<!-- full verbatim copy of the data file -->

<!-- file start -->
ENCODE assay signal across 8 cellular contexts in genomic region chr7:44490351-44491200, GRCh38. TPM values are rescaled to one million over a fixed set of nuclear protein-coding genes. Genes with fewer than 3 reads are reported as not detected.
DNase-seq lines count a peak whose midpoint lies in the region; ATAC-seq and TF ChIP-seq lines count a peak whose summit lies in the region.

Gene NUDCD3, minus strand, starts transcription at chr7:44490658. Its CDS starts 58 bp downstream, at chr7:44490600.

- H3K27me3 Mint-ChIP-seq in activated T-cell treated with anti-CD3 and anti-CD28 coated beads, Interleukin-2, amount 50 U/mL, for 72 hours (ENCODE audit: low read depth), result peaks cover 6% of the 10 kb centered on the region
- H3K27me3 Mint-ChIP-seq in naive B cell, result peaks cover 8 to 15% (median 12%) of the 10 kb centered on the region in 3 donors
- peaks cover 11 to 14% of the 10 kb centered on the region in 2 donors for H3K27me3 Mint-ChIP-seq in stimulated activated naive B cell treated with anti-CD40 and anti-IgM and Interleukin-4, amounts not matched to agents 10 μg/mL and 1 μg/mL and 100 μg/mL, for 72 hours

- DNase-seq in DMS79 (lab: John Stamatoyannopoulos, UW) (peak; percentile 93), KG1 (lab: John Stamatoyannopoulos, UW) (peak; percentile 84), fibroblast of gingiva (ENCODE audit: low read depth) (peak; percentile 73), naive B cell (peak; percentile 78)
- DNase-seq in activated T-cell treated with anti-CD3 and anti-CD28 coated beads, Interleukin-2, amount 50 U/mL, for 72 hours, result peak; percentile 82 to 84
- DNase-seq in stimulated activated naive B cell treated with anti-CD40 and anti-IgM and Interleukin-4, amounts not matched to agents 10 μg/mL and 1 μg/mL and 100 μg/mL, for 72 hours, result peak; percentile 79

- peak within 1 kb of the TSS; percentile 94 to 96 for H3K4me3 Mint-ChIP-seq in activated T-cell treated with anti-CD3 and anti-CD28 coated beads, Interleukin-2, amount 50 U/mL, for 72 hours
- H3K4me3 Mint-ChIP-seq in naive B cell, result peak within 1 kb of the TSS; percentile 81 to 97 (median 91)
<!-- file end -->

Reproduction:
ENCODE assay signal across 8 cellular contexts in genomic region chr7:44490351-44491200, GRCh38. TPM values are rescaled to one million over a fixed set of nuclear protein-coding genes. Genes with fewer than 3 reads are reported as not detected.
DNase-seq lines count a peak whose midpoint lies in the region; ATAC-seq and TF ChIP-seq lines count a peak whose summit lies in the region.

Gene NUDCD3, minus strand, starts transcription at chr7:44490658. Its CDS starts 58 bp downstream, at chr7:44490600.

- H3K27me3 Mint-ChIP-seq in activated T-cell treated with anti-CD3 and anti-CD28 coated beads, Interleukin-2, amount 50 U/mL, for 72 hours (ENCODE audit: low read depth), result peaks cover 6% of the 10 kb centered on the region
- H3K27me3 Mint-ChIP-seq in naive B cell, result peaks cover 8 to 15% (median 12%) of the 10 kb centered on the region in 3 donors
- peaks cover 11 to 14% of the 10 kb centered on the region in 2 donors for H3K27me3 Mint-ChIP-seq in stimulated activated naive B cell treated with anti-CD40 and anti-IgM and Interleukin-4, amounts not matched to agents 10 μg/mL and 1 μg/mL and 100 μg/mL, for 72 hours

- DNase-seq in DMS79 (lab: John Stamatoyannopoulos, UW) (peak; percentile 93), KG1 (lab: John Stamatoyannopoulos, UW) (peak; percentile 84), fibroblast of gingiva (ENCODE audit: low read depth) (peak; percentile 73), naive B cell (peak; percentile 78)
- DNase-seq in activated T-cell treated with anti-CD3 and anti-CD28 coated beads, Interleukin-2, amount 50 U/mL, for 72 hours, result peak; percentile 82 to 84
- DNase-seq in stimulated activated naive B cell treated with anti-CD40 and anti-IgM and Interleukin-4, amounts not matched to agents 10 μg/mL and 1 μg/mL and 100 μg/mL, for 72 hours, result peak; percentile 79

- peak within 1 kb of the TSS; percentile 94 to 96 for H3K4me3 Mint-ChIP-seq in activated T-cell treated with anti-CD3 and anti-CD28 coated beads, Interleukin-2, amount 50 U/mL, for 72 hours
- H3K4me3 Mint-ChIP-seq in naive B cell, result peak within 1 kb of the TSS; percentile 81 to 97 (median 91)